A little more than a year after AlphaGo sensationally won against the top Go player, the artificial-intelligence program AlphaZero has obliterated the highest-rated chess engine.
Stockfish, which for most top players is their go-to preparation tool, and which won the 2016 TCEC Championship and the 2017 Chess.com Computer Chess Championship, didn’t stand a chance. AlphaZero won the closed-door, 100-game match with 28 wins, 72 draws, and zero losses.
Oh, and it took AlphaZero only four hours to “learn” chess. Sorry humans, you had a good run.
Take a minute to notice what’s interesting about this narrative. It’s not that a computer defeated a human, like with AlphaGo, it’s that one computer defeated another computer. At what point will it be more entertaining to watch two AIs compete instead of two humans? While you’re chewing on that future scenario, let me point out why AlphaZero’s accomplishment is being seen as more impressive than AlphaGo’s, despite Go being significantly more complex than chess.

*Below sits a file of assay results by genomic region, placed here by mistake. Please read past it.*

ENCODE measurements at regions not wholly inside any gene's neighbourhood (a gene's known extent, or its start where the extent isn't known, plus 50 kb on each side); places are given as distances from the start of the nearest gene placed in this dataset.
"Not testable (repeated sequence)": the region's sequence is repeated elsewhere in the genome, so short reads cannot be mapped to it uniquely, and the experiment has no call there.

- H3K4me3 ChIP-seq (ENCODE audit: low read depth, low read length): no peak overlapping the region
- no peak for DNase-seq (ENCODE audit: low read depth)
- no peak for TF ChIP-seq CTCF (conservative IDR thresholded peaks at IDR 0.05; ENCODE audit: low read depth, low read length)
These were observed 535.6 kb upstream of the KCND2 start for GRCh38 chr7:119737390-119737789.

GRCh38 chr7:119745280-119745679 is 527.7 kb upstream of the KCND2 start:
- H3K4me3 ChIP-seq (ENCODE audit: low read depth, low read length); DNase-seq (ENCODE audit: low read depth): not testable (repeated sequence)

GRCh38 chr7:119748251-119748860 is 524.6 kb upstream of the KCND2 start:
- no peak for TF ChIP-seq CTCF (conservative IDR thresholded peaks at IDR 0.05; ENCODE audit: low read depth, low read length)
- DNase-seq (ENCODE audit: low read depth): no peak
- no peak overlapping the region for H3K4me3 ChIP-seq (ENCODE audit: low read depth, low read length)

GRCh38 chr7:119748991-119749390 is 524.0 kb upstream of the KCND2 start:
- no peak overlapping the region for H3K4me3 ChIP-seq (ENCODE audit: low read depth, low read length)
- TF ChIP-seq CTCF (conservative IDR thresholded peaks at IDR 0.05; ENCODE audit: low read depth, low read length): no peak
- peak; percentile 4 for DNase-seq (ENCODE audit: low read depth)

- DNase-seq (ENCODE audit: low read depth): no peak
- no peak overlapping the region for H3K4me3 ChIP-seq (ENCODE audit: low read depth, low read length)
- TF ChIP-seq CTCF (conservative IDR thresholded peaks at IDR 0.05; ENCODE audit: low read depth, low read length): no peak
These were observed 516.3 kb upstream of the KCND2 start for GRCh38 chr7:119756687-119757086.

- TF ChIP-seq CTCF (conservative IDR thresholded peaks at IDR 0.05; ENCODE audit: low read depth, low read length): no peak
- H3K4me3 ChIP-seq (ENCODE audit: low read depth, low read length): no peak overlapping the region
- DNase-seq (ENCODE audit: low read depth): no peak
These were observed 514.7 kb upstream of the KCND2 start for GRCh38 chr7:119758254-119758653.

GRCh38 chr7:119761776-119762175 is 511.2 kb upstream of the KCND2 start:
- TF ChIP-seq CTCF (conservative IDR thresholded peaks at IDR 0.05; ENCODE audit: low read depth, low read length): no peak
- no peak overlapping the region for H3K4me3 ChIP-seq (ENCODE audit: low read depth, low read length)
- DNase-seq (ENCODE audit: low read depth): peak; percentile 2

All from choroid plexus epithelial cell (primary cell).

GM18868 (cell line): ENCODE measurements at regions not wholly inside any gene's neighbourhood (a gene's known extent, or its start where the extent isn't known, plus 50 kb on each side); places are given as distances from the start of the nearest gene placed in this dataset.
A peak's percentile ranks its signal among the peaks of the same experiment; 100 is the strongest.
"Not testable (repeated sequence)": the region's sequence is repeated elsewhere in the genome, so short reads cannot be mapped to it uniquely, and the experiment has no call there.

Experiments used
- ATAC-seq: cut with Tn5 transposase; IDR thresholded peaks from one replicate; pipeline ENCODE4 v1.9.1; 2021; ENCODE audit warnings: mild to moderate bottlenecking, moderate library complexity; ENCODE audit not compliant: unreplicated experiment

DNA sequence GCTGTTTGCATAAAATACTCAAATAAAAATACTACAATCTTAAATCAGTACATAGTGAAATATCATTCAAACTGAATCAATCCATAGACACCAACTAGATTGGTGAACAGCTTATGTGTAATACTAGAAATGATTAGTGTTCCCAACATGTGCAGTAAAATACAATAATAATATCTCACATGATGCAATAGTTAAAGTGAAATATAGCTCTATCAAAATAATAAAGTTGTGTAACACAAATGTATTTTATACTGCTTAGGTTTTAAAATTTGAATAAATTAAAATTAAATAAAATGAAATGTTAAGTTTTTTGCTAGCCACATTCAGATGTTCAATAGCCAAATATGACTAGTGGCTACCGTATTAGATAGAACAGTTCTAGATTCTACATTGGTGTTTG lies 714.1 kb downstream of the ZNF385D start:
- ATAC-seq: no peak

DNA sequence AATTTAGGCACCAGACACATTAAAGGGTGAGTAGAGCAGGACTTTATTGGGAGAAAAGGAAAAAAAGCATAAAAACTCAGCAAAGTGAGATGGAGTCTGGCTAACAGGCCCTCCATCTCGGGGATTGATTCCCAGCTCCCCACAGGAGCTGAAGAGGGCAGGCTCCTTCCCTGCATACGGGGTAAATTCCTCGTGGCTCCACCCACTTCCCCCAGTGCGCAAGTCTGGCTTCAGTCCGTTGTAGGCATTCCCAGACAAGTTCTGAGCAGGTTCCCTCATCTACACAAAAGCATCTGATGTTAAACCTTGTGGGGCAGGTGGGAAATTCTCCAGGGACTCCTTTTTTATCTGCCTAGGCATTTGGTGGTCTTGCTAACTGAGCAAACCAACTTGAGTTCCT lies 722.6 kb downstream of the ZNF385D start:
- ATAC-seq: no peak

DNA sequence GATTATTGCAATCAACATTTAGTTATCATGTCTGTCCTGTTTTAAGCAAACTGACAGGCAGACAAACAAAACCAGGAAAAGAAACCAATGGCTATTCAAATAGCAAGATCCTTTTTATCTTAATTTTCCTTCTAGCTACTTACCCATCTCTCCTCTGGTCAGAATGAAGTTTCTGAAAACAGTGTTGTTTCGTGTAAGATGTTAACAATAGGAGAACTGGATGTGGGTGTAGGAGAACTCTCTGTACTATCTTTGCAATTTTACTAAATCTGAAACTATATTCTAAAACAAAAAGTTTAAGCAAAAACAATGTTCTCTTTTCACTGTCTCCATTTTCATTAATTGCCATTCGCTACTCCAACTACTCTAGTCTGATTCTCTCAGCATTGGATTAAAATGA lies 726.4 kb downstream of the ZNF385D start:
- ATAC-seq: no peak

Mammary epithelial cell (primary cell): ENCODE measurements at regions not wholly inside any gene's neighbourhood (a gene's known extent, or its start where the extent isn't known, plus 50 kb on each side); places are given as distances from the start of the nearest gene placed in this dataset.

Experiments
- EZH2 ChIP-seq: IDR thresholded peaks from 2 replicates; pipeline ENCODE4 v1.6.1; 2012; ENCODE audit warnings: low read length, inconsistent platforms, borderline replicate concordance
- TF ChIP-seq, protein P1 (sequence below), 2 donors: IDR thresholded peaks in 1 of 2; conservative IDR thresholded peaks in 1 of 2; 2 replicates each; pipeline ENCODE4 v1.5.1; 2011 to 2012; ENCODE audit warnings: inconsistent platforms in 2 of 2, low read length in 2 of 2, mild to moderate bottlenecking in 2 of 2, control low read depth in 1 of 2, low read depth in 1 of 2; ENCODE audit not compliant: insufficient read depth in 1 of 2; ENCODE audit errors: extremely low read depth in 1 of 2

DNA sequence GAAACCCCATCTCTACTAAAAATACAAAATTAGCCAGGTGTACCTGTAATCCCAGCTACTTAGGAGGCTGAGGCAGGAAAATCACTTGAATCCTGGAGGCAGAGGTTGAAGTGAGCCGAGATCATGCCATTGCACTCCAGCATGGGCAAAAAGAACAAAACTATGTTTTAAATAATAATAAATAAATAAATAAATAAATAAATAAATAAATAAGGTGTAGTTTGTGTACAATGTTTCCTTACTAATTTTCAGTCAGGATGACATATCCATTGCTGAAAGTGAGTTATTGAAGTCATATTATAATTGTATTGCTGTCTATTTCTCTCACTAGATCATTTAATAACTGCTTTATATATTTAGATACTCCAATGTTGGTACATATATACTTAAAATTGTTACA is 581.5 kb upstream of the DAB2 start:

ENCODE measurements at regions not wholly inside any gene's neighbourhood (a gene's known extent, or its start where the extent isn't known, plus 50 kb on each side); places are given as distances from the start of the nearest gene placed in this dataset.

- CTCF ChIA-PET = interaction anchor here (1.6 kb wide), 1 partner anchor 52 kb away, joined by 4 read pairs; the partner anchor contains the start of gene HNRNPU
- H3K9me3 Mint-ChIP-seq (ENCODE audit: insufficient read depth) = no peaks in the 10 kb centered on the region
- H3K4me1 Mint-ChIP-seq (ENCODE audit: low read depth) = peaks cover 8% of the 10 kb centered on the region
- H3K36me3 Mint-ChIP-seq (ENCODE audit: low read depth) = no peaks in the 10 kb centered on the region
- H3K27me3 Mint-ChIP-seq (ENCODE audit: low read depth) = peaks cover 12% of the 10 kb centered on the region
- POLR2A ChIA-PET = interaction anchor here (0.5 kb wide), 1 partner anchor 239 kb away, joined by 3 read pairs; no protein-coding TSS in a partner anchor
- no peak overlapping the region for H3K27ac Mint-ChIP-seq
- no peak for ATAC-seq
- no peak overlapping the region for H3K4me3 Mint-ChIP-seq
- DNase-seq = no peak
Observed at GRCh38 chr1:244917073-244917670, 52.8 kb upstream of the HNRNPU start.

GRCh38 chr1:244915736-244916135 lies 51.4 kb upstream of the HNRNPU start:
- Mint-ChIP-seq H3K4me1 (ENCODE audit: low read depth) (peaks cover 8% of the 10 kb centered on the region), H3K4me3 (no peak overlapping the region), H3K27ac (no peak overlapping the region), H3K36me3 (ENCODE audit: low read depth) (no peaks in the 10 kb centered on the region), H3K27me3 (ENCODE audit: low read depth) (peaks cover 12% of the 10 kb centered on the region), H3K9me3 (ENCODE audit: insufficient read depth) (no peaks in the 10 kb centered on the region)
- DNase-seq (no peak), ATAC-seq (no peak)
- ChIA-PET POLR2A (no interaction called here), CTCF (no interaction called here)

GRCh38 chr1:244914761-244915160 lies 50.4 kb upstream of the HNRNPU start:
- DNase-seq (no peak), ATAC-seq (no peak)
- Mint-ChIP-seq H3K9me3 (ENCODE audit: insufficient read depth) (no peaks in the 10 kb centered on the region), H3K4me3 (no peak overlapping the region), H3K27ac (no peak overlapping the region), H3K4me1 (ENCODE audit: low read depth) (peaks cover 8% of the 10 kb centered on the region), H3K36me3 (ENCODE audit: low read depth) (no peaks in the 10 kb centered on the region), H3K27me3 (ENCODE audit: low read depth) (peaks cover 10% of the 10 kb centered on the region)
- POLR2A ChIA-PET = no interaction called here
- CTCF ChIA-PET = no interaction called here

With AlphaGo, Google’s researches, “trained the policy network on 30 million moves from games played by human experts”; essentially, “watch how the best do it, and use that information to choose your moves”. However, AlphaZero wasn’t trained on some huge dataset of chess matches. In fact, AlphaZero wasn’t “trained” at all. Back to Mr. Klein:
This would be akin to a robot being given access to thousands of metal bits and parts, but no knowledge of a combustion engine, then it experiments numerous times with every combination possible until it builds a Ferrari.
At least we still have physical sports. For now.